Sun has finally launched its blade server architecture, backed up by management software that will tie separate blades together as needed.
It has also invited third parties to develop blades on an open architecture that already encompasses x86 and Linux as well as Solaris and Sparc.
"I think of it as a big webtone switch," said Scott McNealy, chief executive of Sun. "We have partners building other blades for us, including hardware Secure Sockets Layer acceleration and load balancing blades."
Simon Welch, marketing director at reseller Clarity, welcomed the announcements.
"It's a bit of a milestone. It looks like Sun is clearing out the residue of the past few years and moving back up the scale," he said.
Welch added that the blades would be attractive to non-Sun resellers.
"It opens up an opportunity for guys who've been selling Compaq servers," he said.
The vendor will also change the way it introduces major products, launching them once a quarter rather than as and when they are ready.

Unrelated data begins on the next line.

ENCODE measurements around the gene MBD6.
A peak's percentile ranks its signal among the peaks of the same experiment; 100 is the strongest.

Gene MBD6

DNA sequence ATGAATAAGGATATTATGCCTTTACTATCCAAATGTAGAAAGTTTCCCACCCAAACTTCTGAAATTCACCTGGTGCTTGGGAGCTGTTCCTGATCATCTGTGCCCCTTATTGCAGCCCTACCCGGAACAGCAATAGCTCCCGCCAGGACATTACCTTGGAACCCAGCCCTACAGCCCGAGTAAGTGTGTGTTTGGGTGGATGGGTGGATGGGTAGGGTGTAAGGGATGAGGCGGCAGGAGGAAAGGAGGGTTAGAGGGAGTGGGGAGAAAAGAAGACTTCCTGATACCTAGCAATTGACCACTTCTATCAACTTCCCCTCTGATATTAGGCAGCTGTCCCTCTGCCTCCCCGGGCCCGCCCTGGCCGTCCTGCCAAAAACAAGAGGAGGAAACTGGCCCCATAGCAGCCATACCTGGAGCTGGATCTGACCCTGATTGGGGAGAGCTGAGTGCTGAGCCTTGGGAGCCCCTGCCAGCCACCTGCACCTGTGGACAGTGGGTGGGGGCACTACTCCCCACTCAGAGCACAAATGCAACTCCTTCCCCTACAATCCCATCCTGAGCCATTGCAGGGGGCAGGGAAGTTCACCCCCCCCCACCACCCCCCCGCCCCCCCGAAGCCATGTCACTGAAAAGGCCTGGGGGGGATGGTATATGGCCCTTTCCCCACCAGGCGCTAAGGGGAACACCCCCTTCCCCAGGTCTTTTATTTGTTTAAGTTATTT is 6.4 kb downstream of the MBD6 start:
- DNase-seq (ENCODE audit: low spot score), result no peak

"Quarterly announcements are a good thing," said Welch. "It's difficult to keep up with what all the vendors are doing if you're in the channel.
"This way, you get a more strategic view. Sun came in for criticism for not bringing blades to the market earlier, but now it's apparent that it was waiting to get the N1 Management environment ready.
"Without the software, you have a bunch of servers, and the only benefit is space and energy savings. Management makes a lot of sense."
The new management software allows administrators to configure separateblades to work together as a distributed computer.
McNealy unfavourably compared IBM Global Services to his company's iForce centres, which allow resellers and their customers to build proof-of-concept projects before installing them for customers.
The vendor also announced a new rack-mounted server, the 12-way V1280, which will support the BBC's Red Nose Day website.
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